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County parks navigate pandemic while planning for future

By: Andy Kozlowski | Madison - Park News | Published July 1, 2020

File photo by Deb Jacques


MADISON HEIGHTS — While the Red Oaks Waterpark is closed for the 2020 season due to COVID-19, Oakland County officials are encouraging residents to go out and explore the other county properties, of which there are several in the city of Madison Heights.

At the same time, county officials are also planning for a myriad of improvements at the Red Oaks Waterpark, while also crafting a millage proposal for the general election this November, which if approved would better fund the county parks in general and mark the first millage increase for county parks since their formation more than 50 years ago.

In the city of Madison Heights, Oakland County maintains the Red Oaks Waterpark, located at 1455 E. 13 Mile Road; the Red Oaks Nature Center at Suarez Friendship Woods, across the street at 30300 Hales St.; the nearby Red Oaks Dog Park, located at 31353 Dequindre Road; the Red Oaks Youth Soccer Complex, located at 29601 John R Road; and the Red Oaks Golf Course, located at 29600 John R Road.

“The uniqueness of the five different assets in Madison Heights is pretty special,” said Dan Stencil, executive officer for Oakland County Parks and Recreation. “It also demonstrates the collaboration between units of government (at the city and county).”

The Red Oaks Waterpark is typically open from Memorial Day to Labor Day, providing an escape from the heat with its pools, children’s waterworks and Lazy River. However, at a time of a highly virulent pandemic that shows no signs of slowing, the waterpark is closed until at least the spring of 2021. Officials say it’s simply impractical to impose requirements on facial masks and social distancing in an aquatic environment. As such, guests and lifeguard staff alike would be at risk of contracting the coronavirus if the park were to open now.

For the time being, the waterpark staff have been given the opportunity to work different assignments at other county facilities, while the higher-ups develop plans for a multimillion-dollar capital improvement project at the waterpark that includes new children’s waterworks and shade features, as well as utilities for the eventual addition of a new restroom area, so that one doesn’t have to walk as far to go to the bathroom. The project is estimated to cost $1.8 million, including the new sanitary pump station.

The county also has aspirations of making other improvements throughout its parks, but to do so it will be seeking its first millage increase for park operations. Currently, roughly half of the park system’s revenue comes from a quarter-mill millage, while the other half comes from parking and program fees. At press time, details such as the potential cost of the millage were still being decided.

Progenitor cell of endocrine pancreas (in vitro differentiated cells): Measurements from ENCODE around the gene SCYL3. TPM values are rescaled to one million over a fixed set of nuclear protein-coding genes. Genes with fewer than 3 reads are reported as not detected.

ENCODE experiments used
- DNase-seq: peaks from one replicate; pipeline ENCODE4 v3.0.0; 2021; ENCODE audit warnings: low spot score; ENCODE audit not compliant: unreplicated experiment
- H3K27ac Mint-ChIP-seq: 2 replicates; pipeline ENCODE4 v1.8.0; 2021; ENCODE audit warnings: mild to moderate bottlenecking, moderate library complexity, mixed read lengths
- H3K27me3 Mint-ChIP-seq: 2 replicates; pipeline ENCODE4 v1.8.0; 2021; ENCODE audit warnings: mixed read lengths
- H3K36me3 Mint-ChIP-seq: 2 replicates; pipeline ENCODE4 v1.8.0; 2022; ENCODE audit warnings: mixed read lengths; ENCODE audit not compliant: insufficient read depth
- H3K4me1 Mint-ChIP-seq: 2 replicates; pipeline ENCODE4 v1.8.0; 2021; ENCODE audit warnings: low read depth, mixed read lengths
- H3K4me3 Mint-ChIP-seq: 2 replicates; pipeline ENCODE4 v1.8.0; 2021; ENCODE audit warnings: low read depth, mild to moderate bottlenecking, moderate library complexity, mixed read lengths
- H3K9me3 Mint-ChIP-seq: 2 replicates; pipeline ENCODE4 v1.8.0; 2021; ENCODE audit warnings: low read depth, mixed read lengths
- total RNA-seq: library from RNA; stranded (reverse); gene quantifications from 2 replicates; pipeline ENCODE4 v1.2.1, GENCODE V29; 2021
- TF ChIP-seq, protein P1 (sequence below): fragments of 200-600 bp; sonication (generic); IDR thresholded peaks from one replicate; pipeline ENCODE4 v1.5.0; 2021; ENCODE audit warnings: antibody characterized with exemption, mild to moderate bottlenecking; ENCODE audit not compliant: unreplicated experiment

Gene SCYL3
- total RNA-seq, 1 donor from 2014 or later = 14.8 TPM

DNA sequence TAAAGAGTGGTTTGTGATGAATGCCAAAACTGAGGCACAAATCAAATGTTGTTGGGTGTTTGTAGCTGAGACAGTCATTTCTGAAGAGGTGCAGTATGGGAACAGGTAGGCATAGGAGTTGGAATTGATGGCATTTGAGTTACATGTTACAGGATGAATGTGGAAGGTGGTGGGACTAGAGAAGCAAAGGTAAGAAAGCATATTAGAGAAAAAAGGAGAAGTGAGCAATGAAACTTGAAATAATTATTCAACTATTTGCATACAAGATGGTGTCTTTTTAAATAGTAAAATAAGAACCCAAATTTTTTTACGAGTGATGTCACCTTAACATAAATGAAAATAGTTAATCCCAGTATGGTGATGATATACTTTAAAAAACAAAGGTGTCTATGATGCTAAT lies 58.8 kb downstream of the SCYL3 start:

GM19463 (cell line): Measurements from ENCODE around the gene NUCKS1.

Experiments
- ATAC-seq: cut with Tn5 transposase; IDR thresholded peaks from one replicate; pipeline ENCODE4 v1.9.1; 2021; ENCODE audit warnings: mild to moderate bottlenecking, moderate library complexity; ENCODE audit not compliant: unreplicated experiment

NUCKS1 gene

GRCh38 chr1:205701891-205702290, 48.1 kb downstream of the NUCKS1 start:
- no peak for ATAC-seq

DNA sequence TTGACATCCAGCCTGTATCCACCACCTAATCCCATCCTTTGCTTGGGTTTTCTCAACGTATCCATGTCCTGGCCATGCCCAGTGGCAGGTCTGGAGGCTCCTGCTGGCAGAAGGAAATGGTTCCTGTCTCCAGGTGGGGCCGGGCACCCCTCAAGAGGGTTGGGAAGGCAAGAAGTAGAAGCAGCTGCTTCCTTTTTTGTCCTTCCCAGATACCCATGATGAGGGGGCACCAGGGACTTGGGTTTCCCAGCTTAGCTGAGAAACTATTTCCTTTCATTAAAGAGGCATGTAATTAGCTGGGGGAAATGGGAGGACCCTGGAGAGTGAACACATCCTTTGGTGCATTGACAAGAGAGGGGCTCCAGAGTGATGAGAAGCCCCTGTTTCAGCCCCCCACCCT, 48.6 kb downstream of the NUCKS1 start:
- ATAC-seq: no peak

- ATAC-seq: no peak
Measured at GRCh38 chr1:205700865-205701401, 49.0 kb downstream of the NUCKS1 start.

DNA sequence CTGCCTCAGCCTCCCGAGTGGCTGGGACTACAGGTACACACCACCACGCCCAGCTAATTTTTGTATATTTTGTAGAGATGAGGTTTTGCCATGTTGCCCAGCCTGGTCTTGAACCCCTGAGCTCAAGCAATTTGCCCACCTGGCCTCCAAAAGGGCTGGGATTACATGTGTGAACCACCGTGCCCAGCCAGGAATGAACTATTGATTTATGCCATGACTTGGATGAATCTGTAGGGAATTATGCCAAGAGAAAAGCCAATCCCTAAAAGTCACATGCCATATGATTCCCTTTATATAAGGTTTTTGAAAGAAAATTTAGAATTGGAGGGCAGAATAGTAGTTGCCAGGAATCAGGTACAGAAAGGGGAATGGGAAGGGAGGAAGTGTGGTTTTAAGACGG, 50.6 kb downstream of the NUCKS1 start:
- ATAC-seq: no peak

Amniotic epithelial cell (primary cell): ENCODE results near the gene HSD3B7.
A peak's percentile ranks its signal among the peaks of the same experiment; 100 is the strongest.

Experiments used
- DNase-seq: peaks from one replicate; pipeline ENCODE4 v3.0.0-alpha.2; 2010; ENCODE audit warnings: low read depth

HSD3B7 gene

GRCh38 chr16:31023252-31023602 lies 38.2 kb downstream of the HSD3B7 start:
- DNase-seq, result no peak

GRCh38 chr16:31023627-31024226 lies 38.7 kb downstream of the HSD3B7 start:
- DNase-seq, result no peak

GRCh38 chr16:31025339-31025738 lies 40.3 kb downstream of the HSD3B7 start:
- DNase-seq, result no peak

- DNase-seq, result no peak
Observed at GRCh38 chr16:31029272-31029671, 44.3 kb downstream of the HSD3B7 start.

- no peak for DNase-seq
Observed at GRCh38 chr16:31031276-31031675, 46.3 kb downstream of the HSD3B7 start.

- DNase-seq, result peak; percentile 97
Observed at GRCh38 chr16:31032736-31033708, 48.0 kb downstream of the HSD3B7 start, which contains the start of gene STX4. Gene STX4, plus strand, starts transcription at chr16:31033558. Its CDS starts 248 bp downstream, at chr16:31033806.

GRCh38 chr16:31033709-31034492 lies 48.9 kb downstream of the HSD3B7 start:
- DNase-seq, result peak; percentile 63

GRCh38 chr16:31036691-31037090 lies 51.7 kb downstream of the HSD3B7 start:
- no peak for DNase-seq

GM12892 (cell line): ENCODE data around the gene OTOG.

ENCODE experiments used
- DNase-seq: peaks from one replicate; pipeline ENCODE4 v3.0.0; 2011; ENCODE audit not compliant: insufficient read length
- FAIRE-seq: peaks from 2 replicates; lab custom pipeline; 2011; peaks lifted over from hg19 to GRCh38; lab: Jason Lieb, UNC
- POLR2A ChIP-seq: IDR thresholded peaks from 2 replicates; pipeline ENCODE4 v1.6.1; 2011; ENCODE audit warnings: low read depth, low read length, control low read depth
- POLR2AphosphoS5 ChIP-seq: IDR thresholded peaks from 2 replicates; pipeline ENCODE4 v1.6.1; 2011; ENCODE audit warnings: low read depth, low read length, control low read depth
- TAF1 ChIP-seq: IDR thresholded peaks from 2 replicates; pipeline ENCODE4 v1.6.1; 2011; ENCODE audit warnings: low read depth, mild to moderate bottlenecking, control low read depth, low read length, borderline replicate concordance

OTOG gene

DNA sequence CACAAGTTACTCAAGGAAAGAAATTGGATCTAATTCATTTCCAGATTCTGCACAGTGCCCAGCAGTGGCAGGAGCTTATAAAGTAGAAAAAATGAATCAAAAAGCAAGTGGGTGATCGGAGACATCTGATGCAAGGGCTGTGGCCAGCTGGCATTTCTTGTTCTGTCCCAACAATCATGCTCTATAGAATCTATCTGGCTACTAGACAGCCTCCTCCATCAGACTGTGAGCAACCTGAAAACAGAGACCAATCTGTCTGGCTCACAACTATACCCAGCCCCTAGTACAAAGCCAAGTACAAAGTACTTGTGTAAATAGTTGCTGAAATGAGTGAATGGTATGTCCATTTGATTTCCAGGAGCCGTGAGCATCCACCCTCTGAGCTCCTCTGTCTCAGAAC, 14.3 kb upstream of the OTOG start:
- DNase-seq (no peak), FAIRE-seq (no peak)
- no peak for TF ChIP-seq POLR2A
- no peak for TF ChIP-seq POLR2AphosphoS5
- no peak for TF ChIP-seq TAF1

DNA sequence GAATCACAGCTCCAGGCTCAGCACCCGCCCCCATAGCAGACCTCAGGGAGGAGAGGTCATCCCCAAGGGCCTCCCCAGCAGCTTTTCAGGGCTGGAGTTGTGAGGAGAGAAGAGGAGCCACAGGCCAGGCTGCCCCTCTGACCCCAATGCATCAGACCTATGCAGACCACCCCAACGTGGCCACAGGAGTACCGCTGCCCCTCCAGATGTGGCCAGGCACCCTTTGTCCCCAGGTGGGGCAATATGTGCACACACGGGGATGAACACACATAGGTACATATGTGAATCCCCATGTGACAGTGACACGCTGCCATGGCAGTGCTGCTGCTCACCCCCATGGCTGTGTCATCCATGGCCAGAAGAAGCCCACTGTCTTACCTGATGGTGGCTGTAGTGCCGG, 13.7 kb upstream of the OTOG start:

But regardless of what happens with the millage or pandemic, county officials are quick to note all of the great things that the local parks already offer. At the Red Oaks Nature Center, for example, a newer addition called the Storybook Trail recently received recognition from the National Association of Counties for its innovative implementation of children’s book pages on panels throughout the park, educating guests on insects hidden in the surrounding greenery.

Madison Heights City Councilman Robert Corbett said the city’s relationship with Oakland County Parks and Recreation has long been a fruitful one. This is perhaps most evident in the 25-year lease deal that the county signed to manage the Red Oaks Nature Center back at the height of the Great Recession, keeping the park open and operational at a time when the city’s finances were prohibitively tight.

“As a member of both the City Council and Parks and Recreation committee, I had the opportunity to participate in negotiations to lease the property to Oakland County. The acquisition of the park by the county was a wonderful opportunity for the residents of Madison Heights to preserve this quality-of-life jewel in our community,” Corbett said. “At the time, city revenues were severely cut, and it’s unlikely we would have been able to do much other than just shutter the facility and possibly keep a trail or two open for access. All structured activities or exhibits would have been unaffordable to maintain at the time.

“A great deal of credit goes to former city manager Jon Austin and the late mayor Edward Swanson,” Corbett continued. “Both of them understood the importance of these wooded acres to our community and led the way to preserving it for future generations. Also, a big debt of gratitude is owed to Oakland County coming to our assistance.  With their input and resources, we were able to upgrade numerous aspects of the park and offer an array of recreational programming. Oakland County Parks and Recreation really did make a difference here.”